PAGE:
"That's some spicy sliced turkey," is not a phrase I ever anticipated coming out of my mouth. But, then, I also didn't anticipate really liking a sandwich involving cold cuts. While I'm a big fan of Italian deli meats, I've never really latched onto to the standard American sliced turkey, ham, etc. I generally find them rather bland, salty but not savory, with a texture akin to damp felt.
Knowing I am perpetually interested in new supermarket products, a friend of mine alerted me to the introduction of a new line of "bold" cold cuts from Oscar Mayer. I was dubious, but embracing the mantra "everything is worth trying once," I sampled the Cajun Style Turkey Breast, Chipotle Seasoned Chicken Breast, and the Cracked Pepper Turkey Breast.
All are made with no artificial flavors and colors. Good thing, as I shudder to think we are living in a world where manufacturers and consumers prefer to use fake cracked pepper.
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When constructing a sandwich, I take bread selection very seriously and usually I pick some artisan baguette or multigrain or foccaccia depending on the sandwich's contents. In this case, however, I wanted the bread to serve only as an architectural implement not as a contributor of competing flavors and textures. So, I chose plain white sliced bread. Yes, that stuff that has little to no nutritional value but is wonderful for providing a medium for "bold" toppings to shine.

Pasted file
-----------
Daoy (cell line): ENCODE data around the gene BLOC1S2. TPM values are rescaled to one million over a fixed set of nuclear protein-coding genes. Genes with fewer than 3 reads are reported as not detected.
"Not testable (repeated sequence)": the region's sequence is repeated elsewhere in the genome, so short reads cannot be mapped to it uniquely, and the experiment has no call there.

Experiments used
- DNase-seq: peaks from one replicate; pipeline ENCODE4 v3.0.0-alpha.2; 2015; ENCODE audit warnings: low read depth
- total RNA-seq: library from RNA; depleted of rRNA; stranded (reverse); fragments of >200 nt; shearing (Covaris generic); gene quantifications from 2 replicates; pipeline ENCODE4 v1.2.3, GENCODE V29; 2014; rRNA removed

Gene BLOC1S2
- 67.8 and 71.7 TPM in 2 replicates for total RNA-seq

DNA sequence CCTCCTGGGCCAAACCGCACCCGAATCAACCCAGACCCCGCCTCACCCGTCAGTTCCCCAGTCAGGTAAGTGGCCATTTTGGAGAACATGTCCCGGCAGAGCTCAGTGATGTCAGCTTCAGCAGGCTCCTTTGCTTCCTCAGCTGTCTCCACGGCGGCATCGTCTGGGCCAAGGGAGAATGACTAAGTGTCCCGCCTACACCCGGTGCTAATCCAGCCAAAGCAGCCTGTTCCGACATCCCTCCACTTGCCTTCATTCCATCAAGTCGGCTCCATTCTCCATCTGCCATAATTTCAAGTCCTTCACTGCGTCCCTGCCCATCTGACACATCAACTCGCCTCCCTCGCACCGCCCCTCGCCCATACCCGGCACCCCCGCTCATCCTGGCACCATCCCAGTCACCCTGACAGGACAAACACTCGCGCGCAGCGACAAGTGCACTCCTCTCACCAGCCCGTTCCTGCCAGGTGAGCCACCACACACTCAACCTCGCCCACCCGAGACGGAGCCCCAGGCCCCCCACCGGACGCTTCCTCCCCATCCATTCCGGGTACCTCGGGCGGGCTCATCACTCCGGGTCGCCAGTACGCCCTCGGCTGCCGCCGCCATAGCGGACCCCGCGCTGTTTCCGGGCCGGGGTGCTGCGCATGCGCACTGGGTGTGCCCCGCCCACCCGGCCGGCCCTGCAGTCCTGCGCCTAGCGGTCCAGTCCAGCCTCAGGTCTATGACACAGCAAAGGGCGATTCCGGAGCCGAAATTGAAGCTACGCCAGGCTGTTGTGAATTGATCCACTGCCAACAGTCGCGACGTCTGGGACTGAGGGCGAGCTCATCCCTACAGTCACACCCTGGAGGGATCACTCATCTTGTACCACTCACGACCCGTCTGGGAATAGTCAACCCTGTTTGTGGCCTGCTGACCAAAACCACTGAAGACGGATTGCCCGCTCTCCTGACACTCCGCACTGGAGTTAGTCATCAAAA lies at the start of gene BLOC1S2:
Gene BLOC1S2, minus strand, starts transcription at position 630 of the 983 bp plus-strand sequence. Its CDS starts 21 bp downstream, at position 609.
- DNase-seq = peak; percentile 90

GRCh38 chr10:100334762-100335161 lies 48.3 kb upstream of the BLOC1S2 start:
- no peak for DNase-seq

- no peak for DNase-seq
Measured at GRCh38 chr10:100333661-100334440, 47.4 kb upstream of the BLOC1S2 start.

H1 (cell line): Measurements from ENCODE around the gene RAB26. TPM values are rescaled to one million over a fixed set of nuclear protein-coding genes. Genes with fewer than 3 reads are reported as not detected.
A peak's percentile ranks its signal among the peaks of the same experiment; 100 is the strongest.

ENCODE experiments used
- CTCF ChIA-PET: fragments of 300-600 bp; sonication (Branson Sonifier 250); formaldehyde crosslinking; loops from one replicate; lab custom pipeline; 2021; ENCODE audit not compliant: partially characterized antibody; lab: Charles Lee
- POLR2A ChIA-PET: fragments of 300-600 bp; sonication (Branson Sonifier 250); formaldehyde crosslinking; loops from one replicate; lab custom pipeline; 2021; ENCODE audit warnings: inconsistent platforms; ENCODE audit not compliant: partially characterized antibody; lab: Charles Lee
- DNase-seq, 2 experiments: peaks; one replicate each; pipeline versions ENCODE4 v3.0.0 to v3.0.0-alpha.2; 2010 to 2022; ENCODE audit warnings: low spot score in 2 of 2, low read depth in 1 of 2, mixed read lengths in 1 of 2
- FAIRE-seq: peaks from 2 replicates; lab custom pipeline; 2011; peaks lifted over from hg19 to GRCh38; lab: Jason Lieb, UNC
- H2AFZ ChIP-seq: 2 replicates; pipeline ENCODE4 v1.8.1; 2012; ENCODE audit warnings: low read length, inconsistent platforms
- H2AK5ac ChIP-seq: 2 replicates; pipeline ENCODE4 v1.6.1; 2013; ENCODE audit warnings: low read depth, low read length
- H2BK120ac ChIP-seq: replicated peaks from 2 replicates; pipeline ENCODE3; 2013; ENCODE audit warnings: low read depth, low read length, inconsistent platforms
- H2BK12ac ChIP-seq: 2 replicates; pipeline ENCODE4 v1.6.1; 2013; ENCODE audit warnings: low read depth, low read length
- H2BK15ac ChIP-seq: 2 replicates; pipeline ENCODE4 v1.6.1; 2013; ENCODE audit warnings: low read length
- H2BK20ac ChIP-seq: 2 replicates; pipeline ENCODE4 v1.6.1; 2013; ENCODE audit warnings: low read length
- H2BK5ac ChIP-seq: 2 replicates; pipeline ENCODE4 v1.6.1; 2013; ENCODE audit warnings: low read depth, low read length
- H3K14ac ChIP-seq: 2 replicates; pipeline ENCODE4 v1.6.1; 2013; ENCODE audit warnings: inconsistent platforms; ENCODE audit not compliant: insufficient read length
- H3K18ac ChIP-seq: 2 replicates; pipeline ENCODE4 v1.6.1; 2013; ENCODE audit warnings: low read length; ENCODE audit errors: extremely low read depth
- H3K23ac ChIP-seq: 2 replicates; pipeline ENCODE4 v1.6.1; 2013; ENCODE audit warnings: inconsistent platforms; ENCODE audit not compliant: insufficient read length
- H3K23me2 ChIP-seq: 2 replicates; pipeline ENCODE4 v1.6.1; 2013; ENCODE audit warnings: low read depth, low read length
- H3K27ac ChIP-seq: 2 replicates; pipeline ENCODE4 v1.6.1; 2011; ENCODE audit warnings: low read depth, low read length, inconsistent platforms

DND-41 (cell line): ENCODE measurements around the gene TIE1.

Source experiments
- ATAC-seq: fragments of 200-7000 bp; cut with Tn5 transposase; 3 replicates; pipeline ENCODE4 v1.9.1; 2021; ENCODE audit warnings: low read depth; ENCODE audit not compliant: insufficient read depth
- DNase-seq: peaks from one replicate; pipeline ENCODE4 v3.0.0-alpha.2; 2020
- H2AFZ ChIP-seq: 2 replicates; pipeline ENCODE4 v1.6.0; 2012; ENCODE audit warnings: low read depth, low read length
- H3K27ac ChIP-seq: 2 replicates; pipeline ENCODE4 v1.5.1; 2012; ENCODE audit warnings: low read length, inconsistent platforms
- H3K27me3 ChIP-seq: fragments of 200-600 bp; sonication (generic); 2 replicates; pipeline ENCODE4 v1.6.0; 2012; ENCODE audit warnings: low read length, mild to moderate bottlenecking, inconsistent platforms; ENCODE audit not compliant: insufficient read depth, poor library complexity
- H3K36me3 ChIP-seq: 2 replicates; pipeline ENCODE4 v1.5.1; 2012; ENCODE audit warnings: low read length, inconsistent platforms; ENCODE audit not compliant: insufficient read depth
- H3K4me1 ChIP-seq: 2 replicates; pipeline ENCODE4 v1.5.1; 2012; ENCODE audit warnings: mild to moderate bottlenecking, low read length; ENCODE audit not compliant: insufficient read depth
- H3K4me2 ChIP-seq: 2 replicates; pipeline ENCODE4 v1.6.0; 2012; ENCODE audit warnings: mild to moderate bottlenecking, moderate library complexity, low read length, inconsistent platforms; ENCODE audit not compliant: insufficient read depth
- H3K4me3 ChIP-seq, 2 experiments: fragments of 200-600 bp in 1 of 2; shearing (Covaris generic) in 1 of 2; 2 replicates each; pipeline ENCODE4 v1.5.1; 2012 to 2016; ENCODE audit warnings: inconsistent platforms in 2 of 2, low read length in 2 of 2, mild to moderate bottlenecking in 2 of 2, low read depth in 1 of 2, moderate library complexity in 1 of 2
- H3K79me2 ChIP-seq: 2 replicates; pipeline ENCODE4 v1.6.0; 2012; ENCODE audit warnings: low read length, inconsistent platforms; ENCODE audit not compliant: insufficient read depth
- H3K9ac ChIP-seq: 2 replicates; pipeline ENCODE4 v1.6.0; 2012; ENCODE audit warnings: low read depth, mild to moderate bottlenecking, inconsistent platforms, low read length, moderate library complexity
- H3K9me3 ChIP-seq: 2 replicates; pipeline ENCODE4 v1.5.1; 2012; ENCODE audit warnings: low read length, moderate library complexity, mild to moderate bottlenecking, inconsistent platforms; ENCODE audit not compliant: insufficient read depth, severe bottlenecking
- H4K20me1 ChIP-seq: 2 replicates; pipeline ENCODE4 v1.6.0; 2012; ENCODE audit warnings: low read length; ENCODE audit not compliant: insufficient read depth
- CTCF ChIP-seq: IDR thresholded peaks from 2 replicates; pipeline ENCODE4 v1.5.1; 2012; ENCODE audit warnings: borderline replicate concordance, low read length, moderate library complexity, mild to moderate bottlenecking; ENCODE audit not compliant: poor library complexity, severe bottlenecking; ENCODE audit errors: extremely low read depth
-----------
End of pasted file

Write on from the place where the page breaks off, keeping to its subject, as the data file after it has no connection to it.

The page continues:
In the spirit of a sort of lunchbox platter, I made a number of half sandwiches with different meats, cheeses, and condiments. In the cracked pepper turkey breast sandwich, for example, I interspersed sliced tomatoes, dijon mustard, and slices of overripe avocado. The cajun chicken breast sandwich was treated with pesto mayonnaise, lettuce, and sliced mozzarella.
"These are cold cuts for grownups," I concluded after trying all three varieties in different styles of sandwiches. (Ignore this generalization if your kids are among the youngsters who love spicy food.) The ambiguously titled "cajun-style" turkey boasted clear notes of cayenne pepper, oregano, and paprika and provided a latent heat that made me think it might pair extremely well with a soft mild cheese such as goat's milk feta. In turn, the cracked pepper turkey tickled my tongue and almost almost made me sneeze after a few bites, though granted, I also took the liberty of taking a few sniffs way up close.
My favorite of the three flavors I tried was the chipotle chicken, whose spritely pepper kick was reminiscent of that found in old-school Tex-Mex gravy. Although I was more than happy to have layered on some cheddar cheese and eaten the sandwich cold, in the future I will try it toasted with the addition of soy chorizo (less grease than the regular kind).
So, sopressata and salami fans, take a chance on some bold (no quotes needed this time) domestic deli meats courtesy of Oscar Mayer. It's all in the name of diverse lunches.
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